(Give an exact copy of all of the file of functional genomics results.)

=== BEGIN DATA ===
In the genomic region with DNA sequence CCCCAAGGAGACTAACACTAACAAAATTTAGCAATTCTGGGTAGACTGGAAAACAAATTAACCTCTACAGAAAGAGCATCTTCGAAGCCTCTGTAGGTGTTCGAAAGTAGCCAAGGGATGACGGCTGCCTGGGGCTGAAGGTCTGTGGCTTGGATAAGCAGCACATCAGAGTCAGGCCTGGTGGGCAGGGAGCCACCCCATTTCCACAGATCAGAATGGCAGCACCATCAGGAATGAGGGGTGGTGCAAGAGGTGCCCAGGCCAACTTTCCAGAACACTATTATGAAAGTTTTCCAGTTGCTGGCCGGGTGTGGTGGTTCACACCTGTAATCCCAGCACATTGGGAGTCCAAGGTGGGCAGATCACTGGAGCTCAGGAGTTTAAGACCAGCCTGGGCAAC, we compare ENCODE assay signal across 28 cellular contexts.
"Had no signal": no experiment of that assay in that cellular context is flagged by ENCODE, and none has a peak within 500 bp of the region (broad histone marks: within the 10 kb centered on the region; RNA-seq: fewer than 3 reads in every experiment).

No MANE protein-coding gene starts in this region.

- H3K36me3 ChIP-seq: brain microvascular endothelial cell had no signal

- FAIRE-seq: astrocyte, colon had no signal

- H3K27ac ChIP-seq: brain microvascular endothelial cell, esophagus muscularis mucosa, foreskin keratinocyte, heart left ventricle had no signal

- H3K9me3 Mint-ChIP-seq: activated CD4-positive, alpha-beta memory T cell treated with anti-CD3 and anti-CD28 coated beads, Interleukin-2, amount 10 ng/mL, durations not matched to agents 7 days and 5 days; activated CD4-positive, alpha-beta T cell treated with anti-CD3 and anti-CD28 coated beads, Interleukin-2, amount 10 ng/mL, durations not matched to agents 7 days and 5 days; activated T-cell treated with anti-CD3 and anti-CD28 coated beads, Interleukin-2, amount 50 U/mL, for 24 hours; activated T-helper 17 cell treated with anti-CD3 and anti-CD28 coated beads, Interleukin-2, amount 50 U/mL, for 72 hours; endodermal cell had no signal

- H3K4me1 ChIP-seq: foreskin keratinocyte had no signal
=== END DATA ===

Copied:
In the genomic region with DNA sequence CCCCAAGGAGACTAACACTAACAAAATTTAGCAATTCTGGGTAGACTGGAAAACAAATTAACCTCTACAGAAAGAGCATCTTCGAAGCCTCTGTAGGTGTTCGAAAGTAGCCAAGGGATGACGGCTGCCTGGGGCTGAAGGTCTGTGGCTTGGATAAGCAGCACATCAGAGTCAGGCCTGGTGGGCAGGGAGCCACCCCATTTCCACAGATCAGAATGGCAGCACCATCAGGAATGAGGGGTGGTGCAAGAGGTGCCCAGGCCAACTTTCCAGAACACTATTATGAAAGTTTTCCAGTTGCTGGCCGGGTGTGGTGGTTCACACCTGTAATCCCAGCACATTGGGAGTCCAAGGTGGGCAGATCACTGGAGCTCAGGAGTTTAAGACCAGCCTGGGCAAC, we compare ENCODE assay signal across 28 cellular contexts.
"Had no signal": no experiment of that assay in that cellular context is flagged by ENCODE, and none has a peak within 500 bp of the region (broad histone marks: within the 10 kb centered on the region; RNA-seq: fewer than 3 reads in every experiment).

No MANE protein-coding gene starts in this region.

- H3K36me3 ChIP-seq: brain microvascular endothelial cell had no signal

- FAIRE-seq: astrocyte, colon had no signal

- H3K27ac ChIP-seq: brain microvascular endothelial cell, esophagus muscularis mucosa, foreskin keratinocyte, heart left ventricle had no signal

- H3K9me3 Mint-ChIP-seq: activated CD4-positive, alpha-beta memory T cell treated with anti-CD3 and anti-CD28 coated beads, Interleukin-2, amount 10 ng/mL, durations not matched to agents 7 days and 5 days; activated CD4-positive, alpha-beta T cell treated with anti-CD3 and anti-CD28 coated beads, Interleukin-2, amount 10 ng/mL, durations not matched to agents 7 days and 5 days; activated T-cell treated with anti-CD3 and anti-CD28 coated beads, Interleukin-2, amount 50 U/mL, for 24 hours; activated T-helper 17 cell treated with anti-CD3 and anti-CD28 coated beads, Interleukin-2, amount 50 U/mL, for 72 hours; endodermal cell had no signal

- H3K4me1 ChIP-seq: foreskin keratinocyte had no signal